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The Journal of Bone & Joint Surgery | Article.

Scientific Articles   |   February 15, 2012

Pseudotumors in Association with Well-Functioning Metal-on-Metal Hip Prostheses: A Case-Control Study Using Three-Dimensional Computed Tomography and Magnetic Resonance Imaging

Alister J. Hart, MA, MD, FRCSG(Orth); Keshthra Satchithananda, BDS, FDSRCS, MBBS, FRCS, FRCR; Alexander D. Liddle, MBBS, MRCS; Shiraz A. Sabah, MBBS, BSc; Donald McRobbie, PhD; Johann Henckel, MBBS, MRCS; Justin P. Cobb, BMBCh, FRCS, MCh; John A. Skinner, FRCS(Orth); Adam W. Mitchell, MBBS, FRCS, FRCR

Abstract

Introduction:

Many papers have been published recently on the subject of pseudotumors surrounding metal-on-metal hip resurfacing and replacement prostheses. These pseudotumors are sterile, inflammatory lesions within the periprosthetic tissues and have been variously termed masses, cysts, bursae, collections, or aseptic lymphocyte-dominated vasculitis-associated lesions (ALVAL). The prevalence of pseudotumors in patients with a well-functioning metal-on-metal hip prosthesis is not well known. The purpose of this study was to quantify the prevalence of pseudotumors adjacent to well-functioning and painful metal-on-metal hip prostheses, to characterize these lesions with use of magnetic resonance imaging, and to assess the relationship between their presence and acetabular cup position with use of three-dimensional computed tomography.

Methods:

We performed a case-control study to compare the magnetic resonance imaging findings of patients with a well-functioning unilateral metal-on-metal hip prosthesis and patients with a painful prosthesis (defined by either revision arthroplasty performed because of unexplained pain or an Oxford hip score of <30 of 48 possible points). Thirty patients with a painful hip prosthesis and twenty-eight controls with a well-functioning prosthesis were recruited consecutively. All patients also underwent computed tomography to assess the position of the acetabular component.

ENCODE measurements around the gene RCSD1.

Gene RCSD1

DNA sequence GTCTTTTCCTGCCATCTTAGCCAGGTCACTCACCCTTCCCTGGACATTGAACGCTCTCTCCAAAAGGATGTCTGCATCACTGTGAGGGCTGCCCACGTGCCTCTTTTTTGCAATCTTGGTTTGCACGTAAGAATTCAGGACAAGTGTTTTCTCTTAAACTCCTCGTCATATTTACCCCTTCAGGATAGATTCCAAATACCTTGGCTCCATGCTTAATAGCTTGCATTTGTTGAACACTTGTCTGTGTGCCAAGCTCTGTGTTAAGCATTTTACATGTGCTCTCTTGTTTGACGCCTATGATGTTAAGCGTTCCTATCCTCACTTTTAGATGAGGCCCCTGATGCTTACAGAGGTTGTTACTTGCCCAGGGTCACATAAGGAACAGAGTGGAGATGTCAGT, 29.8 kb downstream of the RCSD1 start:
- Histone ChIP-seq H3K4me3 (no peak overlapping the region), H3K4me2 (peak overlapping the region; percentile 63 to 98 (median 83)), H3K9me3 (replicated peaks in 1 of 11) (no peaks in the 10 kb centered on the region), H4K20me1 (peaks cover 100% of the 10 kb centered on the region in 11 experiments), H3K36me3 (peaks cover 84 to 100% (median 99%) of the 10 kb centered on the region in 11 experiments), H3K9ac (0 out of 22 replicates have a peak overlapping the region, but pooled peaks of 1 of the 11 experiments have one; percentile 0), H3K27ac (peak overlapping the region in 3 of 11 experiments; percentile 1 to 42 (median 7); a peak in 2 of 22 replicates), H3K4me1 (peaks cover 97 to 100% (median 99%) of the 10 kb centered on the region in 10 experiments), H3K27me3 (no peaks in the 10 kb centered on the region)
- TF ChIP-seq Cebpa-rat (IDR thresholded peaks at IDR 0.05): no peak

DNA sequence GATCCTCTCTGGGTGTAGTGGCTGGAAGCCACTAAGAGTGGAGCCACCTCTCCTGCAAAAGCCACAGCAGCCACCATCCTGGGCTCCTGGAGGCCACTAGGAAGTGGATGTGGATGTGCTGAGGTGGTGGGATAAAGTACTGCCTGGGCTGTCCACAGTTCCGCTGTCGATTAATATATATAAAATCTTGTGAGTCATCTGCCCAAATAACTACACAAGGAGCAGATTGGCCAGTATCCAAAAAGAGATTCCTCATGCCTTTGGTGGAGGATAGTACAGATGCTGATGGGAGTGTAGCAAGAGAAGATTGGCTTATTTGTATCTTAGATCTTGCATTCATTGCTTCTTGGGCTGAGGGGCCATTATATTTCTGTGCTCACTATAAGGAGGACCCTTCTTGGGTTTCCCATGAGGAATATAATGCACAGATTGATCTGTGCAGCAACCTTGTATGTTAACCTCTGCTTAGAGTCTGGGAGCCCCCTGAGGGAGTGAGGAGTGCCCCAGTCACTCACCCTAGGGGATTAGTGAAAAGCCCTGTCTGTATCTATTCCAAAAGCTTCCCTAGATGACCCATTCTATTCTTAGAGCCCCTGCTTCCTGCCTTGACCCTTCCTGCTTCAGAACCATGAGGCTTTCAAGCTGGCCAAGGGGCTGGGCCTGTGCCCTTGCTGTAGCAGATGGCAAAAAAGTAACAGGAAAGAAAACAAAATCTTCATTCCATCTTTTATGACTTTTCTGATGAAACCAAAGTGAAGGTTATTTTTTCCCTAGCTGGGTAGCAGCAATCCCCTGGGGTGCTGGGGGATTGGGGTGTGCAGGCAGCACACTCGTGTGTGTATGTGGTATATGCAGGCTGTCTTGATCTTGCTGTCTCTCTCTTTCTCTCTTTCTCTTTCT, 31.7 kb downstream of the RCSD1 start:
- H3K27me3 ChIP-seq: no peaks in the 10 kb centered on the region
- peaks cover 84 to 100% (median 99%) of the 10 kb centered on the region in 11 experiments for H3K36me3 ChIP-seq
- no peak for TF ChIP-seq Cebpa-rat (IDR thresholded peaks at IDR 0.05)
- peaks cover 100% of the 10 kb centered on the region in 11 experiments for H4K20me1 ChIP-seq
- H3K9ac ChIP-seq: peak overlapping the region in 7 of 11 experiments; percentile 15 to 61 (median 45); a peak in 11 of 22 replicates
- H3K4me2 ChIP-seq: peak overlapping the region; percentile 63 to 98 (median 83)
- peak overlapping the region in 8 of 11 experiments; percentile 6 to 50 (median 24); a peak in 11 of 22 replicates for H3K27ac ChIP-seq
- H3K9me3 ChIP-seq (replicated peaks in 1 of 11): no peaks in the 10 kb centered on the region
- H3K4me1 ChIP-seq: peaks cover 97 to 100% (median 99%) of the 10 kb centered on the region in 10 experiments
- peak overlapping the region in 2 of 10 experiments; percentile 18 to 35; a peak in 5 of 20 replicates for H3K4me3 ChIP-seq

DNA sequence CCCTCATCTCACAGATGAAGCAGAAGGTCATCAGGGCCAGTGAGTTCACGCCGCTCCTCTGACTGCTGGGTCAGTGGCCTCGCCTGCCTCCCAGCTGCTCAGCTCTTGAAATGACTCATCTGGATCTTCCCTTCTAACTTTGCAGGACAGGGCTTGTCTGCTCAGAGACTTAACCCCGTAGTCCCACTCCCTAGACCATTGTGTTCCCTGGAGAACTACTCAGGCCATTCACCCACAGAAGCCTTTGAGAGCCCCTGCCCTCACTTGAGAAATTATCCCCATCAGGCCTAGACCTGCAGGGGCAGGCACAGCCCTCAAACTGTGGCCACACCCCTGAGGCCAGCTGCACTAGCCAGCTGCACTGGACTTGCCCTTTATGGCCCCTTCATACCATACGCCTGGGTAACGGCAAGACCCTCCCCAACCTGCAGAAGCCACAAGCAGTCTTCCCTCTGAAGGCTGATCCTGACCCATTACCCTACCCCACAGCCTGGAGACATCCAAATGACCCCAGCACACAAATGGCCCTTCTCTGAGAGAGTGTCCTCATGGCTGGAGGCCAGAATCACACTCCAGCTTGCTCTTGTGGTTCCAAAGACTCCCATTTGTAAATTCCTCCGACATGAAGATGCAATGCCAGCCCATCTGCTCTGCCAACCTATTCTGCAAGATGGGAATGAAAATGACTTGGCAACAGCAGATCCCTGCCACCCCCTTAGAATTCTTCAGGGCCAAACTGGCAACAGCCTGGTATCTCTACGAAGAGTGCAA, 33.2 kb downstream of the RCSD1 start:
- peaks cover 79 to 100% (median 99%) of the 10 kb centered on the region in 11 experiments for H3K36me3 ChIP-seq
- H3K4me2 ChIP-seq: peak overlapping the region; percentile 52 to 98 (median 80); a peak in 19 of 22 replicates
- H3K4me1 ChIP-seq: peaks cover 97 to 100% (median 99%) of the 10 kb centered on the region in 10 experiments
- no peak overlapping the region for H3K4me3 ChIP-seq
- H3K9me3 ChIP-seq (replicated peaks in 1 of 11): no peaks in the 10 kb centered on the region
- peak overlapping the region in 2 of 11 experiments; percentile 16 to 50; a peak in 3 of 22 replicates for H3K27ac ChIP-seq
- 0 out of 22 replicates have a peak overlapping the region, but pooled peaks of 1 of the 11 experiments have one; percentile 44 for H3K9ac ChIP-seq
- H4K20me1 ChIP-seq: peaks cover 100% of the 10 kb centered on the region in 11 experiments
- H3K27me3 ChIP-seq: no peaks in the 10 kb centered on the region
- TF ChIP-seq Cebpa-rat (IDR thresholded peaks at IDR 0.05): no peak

Results:

Thirty-four patients were diagnosed with a pseudotumor. However, the prevalence of pseudotumors in patients with a painful hip (seventeen of thirty, 57%) was not significantly different from the prevalence in the control group (seventeen of twenty-eight, 61%). No objective differences in pseudotumor characteristics between the groups were identified. No clear association between the presence of a pseudotumor and acetabular component position was identified. The Oxford hip score in the group with a painful hip (mean, 20.2; 95% confidence interval [CI], 12.7 to 45.8) was poorer than that in the control group (mean, 41.2; 95% CI, 18.5 to 45.8; p ≤ 0.0001).

Conclusions:

A periprosthetic cystic pseudotumor was diagnosed commonly (in thirty-four [59%] of the entire study cohort) with use of metal artifact reduction sequence (MARS) magnetic resonance imaging in this series of patients with a metal-on-metal hip prosthesis. The prevalence of pseudotumors was similar in patients with a well-functioning hip prosthesis and patients with a painful hip. Pseudotumors were also diagnosed commonly in patients with a well-positioned acetabular component. Although magnetic resonance imaging is useful for surgical planning, the presence of a cystic pseudotumor may not necessarily indicate the need for revision arthroplasty. Further correlation of clinical and imaging data is needed to determine the natural history of pseudotumors to guide clinical practice.

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